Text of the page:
Goodnight, Goodnight Construction Site by Sherri Duskey Rinker
In our desperate attempt to get our child to sleep…which didn’t work… we started delving into bedtime stories. Many of them simply led to more questions, more curiosity, and less sleeping. This one may be in that category as well, but it’s so wonderful that it didn’t matter–it became canon. The story is about each and every piece of heavy equipment you can dream up. One by one they finish the day’s work and head to sleep. It has amazing artwork, that is colored in a soft pallet–perfect for bedtime. There are also surprises on many of the pages, if you look closely enough. It’s a great way to learn some construction terminology, and hopefully wind your child down for bed.
Skippyjon Jones by Judith Schachner
The collection of “Skippyjon” stories is probably among the most popular of our time. They are hilarious, the artwork is unique, and there are no rules in Skippy’s dream world. If you don’t know the story, I’m truly sorry. Make it a point to get one from the library, and prepare to laugh. Skippyjon is an adorable siamese cat, who dreams of being a chihuahua. The book is full of hilarious Spanish-English combinations, written in a phonetic way. “My ears are to beeeeg for my head,” for example. It’s a blast to read, for both the kids and the adults. And the storyline is so nonsensical that it makes the entire experience absurd and fun all at once.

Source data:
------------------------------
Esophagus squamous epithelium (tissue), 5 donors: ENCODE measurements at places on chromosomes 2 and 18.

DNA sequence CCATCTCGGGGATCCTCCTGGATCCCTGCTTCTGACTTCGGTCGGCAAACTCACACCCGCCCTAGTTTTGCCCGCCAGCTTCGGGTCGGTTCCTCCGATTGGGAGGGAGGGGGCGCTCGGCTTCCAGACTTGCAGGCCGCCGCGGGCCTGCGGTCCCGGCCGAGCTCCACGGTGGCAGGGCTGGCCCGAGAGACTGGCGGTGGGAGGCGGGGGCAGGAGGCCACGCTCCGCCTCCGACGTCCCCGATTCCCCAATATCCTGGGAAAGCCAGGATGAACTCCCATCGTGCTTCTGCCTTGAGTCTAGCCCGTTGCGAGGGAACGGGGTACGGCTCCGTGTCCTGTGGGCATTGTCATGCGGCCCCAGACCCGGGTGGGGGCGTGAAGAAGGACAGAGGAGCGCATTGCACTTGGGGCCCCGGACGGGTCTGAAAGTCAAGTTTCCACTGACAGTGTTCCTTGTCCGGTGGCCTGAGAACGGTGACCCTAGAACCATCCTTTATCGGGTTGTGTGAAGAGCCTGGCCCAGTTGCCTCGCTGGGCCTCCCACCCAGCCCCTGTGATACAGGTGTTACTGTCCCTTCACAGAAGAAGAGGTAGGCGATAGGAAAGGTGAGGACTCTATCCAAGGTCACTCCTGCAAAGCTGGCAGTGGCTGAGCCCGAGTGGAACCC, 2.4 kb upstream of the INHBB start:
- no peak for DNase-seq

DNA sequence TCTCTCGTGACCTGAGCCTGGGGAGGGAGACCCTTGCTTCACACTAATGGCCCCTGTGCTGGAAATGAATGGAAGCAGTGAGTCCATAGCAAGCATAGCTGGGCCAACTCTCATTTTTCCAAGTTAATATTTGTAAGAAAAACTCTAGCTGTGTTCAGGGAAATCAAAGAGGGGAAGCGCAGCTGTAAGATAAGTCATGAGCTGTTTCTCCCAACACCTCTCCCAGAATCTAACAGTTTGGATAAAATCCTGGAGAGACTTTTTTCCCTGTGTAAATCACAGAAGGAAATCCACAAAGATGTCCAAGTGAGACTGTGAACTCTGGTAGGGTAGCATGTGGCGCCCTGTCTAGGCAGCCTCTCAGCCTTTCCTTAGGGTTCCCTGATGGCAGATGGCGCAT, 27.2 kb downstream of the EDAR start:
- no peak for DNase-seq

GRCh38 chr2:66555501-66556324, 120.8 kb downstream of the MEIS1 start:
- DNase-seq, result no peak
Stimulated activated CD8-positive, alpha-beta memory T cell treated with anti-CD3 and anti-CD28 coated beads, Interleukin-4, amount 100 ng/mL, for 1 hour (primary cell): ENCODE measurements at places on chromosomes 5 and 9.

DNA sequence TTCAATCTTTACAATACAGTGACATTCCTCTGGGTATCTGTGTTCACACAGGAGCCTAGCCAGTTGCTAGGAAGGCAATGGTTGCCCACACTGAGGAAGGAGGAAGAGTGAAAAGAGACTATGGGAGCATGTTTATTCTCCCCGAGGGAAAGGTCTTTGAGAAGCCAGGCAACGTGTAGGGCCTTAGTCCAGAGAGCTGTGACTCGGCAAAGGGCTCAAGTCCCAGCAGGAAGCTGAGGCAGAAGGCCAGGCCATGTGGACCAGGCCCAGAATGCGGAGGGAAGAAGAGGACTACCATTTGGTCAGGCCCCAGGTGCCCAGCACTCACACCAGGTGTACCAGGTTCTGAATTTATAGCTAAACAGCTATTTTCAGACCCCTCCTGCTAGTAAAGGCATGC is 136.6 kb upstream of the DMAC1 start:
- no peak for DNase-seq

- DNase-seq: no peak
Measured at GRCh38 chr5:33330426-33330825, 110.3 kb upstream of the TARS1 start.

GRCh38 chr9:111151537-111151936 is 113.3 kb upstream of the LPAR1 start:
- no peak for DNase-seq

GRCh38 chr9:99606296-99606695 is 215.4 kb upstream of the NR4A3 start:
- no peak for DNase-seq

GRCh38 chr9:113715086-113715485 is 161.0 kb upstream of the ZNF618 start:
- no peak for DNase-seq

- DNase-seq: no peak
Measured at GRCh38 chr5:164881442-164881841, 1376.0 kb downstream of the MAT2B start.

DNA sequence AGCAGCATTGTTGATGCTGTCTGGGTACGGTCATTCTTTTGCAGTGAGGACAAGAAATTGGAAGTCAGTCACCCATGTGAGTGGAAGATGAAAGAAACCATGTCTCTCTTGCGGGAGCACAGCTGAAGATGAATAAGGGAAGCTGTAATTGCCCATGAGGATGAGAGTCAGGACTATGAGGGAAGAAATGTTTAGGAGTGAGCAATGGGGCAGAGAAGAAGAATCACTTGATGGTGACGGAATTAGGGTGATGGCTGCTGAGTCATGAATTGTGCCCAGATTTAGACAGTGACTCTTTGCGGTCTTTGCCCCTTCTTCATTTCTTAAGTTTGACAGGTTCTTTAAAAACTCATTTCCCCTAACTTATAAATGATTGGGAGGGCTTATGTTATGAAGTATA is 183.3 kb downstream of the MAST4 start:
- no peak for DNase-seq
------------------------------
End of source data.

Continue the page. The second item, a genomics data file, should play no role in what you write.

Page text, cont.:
There are clearly a ton of wonderful books not mentioned in this list, but these are very near and dear to our hearts. When I hear someone refer to one of them, I almost instantly tear up. We put great books into our son’s hands at a tender age, and he fell in love with them. And for that, we are grateful.
Preparing your little reader to become a good reader is something that we highly recommend. It is still fun, but just gets the discussion going and gets your little one thinking. Once you do this a few times, your little one will learn to anticipate the questions and start doing it all on his own.
Reading comprehension is really the heart of the reading process. Teaching kids to understand what they are reading is the key to success!
What do you think this book is about?
Who do you think the main character is?
Also point out the title, author, and illustrator and demonstrate the correct way to hold a book.
What do you think will happen next?
How do you think the book will end?
What happened in this story?
What was the problem?
Do you like this book? Why or why not?
What was your favorite part?
What as your least favorite part?
Tell me what happened in the beginning.
What happened after that?
How did it end?
For More Of Our Lessons & Free Printables: Standards Based Homeschool Elementary Lessons